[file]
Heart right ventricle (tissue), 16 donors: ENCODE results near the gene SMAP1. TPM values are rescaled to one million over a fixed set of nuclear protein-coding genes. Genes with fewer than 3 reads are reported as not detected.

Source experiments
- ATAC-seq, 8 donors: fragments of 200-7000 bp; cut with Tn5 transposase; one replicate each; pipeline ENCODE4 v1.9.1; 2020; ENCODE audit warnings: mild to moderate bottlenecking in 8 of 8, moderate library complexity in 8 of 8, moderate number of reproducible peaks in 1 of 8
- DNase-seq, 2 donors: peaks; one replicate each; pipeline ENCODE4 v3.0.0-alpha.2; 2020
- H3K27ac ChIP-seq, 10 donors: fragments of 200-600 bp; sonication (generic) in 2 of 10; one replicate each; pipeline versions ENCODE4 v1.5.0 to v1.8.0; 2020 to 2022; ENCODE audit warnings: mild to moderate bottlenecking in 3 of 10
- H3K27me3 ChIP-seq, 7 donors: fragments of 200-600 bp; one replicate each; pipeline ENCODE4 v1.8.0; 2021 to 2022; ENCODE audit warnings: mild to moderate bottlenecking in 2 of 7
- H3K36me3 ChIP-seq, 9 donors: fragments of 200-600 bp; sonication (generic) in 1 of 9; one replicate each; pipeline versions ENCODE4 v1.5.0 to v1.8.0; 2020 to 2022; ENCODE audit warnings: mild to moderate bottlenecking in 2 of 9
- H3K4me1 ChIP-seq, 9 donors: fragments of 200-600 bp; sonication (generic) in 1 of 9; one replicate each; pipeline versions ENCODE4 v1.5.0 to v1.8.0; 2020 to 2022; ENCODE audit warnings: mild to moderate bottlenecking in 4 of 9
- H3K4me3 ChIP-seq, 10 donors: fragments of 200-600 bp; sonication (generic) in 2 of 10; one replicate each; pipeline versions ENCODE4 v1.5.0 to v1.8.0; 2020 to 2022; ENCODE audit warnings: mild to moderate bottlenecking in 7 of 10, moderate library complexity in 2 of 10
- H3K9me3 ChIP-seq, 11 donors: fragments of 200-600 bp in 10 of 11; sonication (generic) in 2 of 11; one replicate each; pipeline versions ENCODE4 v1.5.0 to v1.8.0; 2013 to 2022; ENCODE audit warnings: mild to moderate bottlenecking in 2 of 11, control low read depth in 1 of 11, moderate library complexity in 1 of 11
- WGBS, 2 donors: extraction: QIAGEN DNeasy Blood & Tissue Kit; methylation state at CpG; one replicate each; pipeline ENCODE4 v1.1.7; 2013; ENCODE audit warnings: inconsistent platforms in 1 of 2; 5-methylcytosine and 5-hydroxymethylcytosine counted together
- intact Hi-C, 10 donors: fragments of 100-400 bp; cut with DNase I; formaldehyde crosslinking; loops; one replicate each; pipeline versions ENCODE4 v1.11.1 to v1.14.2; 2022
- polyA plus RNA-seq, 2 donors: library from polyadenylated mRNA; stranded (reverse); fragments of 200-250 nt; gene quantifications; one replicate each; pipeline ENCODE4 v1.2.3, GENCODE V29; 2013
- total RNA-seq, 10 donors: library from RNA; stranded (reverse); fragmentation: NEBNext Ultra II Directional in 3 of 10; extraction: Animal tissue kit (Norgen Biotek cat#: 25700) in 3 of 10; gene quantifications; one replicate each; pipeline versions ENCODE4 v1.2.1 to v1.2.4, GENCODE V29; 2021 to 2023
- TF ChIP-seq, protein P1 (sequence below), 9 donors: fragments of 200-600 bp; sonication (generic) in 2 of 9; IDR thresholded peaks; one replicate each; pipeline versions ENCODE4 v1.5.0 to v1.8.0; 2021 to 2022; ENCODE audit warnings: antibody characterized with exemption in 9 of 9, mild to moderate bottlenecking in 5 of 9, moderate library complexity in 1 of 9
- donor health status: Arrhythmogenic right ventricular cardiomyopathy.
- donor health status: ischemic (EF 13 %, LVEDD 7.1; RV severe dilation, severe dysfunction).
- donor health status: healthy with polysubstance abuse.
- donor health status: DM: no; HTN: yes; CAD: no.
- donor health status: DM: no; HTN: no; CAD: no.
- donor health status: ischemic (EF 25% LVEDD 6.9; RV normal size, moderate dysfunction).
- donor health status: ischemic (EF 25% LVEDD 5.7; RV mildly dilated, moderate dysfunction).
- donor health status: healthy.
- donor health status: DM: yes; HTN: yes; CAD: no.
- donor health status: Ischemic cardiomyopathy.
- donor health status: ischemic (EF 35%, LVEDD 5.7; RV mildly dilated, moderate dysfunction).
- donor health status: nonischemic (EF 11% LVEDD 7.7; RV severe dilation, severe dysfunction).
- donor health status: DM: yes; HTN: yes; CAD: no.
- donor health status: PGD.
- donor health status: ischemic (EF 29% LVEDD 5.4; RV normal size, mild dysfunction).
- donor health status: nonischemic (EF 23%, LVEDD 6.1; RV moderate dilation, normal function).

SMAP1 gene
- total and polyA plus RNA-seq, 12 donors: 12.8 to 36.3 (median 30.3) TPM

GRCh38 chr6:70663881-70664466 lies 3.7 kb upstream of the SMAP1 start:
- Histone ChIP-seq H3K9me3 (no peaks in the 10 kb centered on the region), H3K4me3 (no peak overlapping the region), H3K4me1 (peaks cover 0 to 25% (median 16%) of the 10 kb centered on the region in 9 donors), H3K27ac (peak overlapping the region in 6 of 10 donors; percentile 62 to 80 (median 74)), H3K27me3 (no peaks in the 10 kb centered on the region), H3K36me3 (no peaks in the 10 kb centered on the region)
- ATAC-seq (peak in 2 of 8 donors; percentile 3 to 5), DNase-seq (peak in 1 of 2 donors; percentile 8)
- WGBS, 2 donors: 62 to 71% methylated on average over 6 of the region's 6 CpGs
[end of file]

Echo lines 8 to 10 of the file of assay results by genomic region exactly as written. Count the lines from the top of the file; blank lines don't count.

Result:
- H3K4me1 ChIP-seq, 9 donors: fragments of 200-600 bp; sonication (generic) in 1 of 9; one replicate each; pipeline versions ENCODE4 v1.5.0 to v1.8.0; 2020 to 2022; ENCODE audit warnings: mild to moderate bottlenecking in 4 of 9
- H3K4me3 ChIP-seq, 10 donors: fragments of 200-600 bp; sonication (generic) in 2 of 10; one replicate each; pipeline versions ENCODE4 v1.5.0 to v1.8.0; 2020 to 2022; ENCODE audit warnings: mild to moderate bottlenecking in 7 of 10, moderate library complexity in 2 of 10
- H3K9me3 ChIP-seq, 11 donors: fragments of 200-600 bp in 10 of 11; sonication (generic) in 2 of 11; one replicate each; pipeline versions ENCODE4 v1.5.0 to v1.8.0; 2013 to 2022; ENCODE audit warnings: mild to moderate bottlenecking in 2 of 11, control low read depth in 1 of 11, moderate library complexity in 1 of 11